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Worries Grow About Election Safety and Security

Election officials are working in an unprecedented climate of antagonism, with threats on the increase. A nonpartisan group of election and law enforcement officials have joined forces to give them resources and support.

Ongoing threats have brought heightened focus to what it will take to keep voters and election administrators safe.
(Brian Cassella/TNS)
Controversy over election outcomes is not new. Overall voter confidence that votes were properly counted was lower after presidential elections in 2012 and 2016 than it was in 2020. What is new is the level of overt hostility toward the people who administer elections, manifested in an ongoing pattern of threats to their personal safety.

Recent congressional hearings have included emotional accounts from election officials at all levels, from threats to the family members of a senior official to the crippling fallout when an election worker was falsely accused of fraud, by name, by the former president and his attorney.

Spurred on by misinformation, including continued assertions from campaigning politicians that a national election was somehow “stolen,” members of the public have not backed off from such harassment.

A Brennan Center poll of election officials, conducted more than two years after the 2020 election, found that one in six had experienced threats. Almost 80 percent said that threats had increased in recent years, and 30 percent knew election workers who left their jobs because they felt unsafe.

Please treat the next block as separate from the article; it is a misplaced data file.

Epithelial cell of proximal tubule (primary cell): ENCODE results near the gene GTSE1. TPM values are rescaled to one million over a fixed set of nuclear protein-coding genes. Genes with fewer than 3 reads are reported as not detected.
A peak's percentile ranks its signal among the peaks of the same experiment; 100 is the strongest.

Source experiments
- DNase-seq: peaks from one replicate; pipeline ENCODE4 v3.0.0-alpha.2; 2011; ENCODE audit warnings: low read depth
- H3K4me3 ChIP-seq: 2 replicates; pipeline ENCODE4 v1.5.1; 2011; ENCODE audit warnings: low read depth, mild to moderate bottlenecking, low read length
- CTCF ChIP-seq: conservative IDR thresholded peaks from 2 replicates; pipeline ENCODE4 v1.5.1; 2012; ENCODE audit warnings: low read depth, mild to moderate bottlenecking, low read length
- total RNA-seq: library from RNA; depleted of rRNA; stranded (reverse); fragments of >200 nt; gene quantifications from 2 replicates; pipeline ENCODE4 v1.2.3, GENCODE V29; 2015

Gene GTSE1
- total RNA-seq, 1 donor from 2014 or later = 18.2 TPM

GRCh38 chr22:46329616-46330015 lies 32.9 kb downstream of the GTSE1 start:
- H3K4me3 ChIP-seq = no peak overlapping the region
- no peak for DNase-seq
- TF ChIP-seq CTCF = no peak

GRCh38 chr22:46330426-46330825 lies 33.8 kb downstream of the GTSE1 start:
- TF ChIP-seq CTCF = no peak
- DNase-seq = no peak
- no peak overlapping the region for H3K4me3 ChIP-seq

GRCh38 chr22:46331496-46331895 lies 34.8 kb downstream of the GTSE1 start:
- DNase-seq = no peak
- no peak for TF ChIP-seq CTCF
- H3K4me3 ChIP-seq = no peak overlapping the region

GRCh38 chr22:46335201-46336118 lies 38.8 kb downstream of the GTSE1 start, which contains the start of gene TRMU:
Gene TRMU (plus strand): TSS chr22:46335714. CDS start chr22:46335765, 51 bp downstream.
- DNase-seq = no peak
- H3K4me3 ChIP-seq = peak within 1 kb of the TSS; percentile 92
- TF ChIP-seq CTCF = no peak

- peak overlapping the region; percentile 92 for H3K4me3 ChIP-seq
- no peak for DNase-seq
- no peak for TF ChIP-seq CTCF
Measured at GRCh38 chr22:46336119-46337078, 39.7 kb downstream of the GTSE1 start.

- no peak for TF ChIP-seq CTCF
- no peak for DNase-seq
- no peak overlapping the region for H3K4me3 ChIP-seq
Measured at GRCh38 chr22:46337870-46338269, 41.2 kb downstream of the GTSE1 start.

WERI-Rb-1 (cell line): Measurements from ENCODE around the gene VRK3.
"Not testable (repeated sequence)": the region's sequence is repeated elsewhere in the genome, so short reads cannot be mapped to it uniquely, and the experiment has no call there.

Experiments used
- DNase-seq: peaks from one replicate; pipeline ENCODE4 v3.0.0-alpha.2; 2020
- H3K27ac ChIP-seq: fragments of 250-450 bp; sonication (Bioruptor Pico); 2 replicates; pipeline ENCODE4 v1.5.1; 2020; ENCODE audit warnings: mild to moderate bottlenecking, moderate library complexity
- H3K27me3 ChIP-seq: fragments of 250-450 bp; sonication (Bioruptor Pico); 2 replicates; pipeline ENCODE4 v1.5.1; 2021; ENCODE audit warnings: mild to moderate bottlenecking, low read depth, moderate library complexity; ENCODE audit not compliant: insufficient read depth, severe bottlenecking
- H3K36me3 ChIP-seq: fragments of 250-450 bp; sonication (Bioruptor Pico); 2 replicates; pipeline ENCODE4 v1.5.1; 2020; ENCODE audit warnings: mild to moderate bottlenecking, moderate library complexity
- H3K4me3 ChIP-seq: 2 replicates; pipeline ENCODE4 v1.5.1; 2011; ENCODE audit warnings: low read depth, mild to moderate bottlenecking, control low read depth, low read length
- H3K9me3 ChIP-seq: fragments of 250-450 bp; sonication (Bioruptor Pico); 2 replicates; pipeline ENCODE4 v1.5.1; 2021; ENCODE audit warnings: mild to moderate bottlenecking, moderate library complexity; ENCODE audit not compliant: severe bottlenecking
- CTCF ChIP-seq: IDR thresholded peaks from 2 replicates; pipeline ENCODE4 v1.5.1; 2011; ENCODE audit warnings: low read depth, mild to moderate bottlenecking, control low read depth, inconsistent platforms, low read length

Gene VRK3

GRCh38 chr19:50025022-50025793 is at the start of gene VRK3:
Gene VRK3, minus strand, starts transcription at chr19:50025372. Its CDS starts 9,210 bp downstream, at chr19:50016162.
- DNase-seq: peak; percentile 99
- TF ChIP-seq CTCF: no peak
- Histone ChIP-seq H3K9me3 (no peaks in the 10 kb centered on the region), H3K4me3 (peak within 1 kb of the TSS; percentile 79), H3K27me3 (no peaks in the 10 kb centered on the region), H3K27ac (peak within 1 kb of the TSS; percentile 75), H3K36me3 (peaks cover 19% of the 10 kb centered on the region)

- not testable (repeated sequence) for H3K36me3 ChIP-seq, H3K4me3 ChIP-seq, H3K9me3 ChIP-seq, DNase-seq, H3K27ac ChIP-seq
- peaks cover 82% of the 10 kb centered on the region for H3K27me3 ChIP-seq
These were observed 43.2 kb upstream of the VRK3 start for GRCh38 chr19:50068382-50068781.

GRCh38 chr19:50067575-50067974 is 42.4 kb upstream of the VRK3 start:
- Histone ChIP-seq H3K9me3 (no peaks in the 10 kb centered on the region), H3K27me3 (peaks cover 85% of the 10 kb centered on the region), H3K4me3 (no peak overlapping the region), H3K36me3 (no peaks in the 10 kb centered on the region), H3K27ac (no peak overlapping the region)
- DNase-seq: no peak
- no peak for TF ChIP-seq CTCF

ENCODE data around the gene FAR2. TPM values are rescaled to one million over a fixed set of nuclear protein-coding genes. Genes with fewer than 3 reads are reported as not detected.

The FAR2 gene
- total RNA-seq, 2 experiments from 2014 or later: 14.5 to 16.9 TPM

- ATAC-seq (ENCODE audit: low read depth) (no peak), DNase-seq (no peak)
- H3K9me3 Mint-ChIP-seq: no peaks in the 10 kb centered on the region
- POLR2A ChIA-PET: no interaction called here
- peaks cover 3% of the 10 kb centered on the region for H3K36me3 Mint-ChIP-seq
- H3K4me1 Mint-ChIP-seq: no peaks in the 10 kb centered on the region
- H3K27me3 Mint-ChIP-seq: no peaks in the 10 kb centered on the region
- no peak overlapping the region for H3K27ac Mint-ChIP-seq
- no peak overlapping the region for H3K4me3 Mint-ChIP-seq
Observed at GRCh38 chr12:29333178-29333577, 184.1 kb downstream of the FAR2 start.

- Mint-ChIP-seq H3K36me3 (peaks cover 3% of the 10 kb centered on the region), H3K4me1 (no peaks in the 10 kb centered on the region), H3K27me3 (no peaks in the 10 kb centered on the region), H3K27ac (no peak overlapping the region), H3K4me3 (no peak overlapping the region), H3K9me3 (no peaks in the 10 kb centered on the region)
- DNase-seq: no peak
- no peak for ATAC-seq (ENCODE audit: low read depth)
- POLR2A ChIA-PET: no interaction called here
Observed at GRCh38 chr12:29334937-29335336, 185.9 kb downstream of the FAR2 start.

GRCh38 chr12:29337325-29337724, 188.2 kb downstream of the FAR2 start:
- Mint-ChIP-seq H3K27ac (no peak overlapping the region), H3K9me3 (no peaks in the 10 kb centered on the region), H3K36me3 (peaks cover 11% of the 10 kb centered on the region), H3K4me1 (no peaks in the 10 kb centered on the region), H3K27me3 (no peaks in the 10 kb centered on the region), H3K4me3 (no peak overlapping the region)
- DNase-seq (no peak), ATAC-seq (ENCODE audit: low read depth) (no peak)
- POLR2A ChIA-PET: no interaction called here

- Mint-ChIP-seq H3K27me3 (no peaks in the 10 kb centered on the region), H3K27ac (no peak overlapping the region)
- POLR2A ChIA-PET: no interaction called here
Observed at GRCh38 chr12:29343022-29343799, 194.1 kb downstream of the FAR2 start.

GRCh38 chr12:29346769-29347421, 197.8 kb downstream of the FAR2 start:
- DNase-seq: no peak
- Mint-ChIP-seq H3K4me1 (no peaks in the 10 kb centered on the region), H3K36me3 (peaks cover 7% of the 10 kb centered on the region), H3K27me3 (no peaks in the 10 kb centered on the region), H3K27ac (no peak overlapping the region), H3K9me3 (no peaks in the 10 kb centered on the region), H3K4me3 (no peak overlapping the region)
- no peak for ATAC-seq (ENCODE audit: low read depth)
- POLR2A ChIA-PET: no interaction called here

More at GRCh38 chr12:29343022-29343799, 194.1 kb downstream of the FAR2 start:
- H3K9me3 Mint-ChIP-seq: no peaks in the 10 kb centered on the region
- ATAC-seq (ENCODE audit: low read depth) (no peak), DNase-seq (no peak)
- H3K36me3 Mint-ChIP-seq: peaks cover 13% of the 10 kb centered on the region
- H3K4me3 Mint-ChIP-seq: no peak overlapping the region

More than three-fourths felt the federal government should be doing more to support them, and one in three said the same about their local government. Members of the election and law enforcement communities have joined together to help fill this void, forming the nonpartisan Committee for Safe and Secure Elections (CSSE).
The testimony of former Georgia election worker Wandrea ArShaye "Shaye" Moss during the U.S. House select committee's fourth hearing on its Jan. 6 investigation offered a chilling look at the depth of the potential impact from false accusations of misconduct.
(Yuri Gripas/TNS)

Joining Forces

It’s not an exaggeration to suggest that threats against election officials are occurring regularly throughout the country, says CSSE Chairman Neal Kelly, who recently retired from serving almost two decades as registrar of voters in Orange County, Calif.

“After the 2020 election, I thought it would subside,” he says. “Then we went into the California governor’s recall and the vitriol just intensified — it has the potential to grow, certainly and to get worse in 2024.”

The work of the committee revolves around developing and sharing resources and training that will make election officials aware of best practices for keeping elections and election administrators safe. It will also advocate for relevant legislation.

A major strategy for accomplishing these goals is the inclusion of leaders from law enforcement on the committee, and the “resources” section of the CSSE website has pages for both election administrators and law enforcement.

“Law enforcement has been somewhat unaware of the scope of threats that election officials have been facing,” says committee member Orion Danjuma, counsel for Protect Democracy. “The goal of the committee is to create a cross-partisan coalition of election workers and law enforcement who use the resources of both of those communities to prevent violence, intimidation and threats.”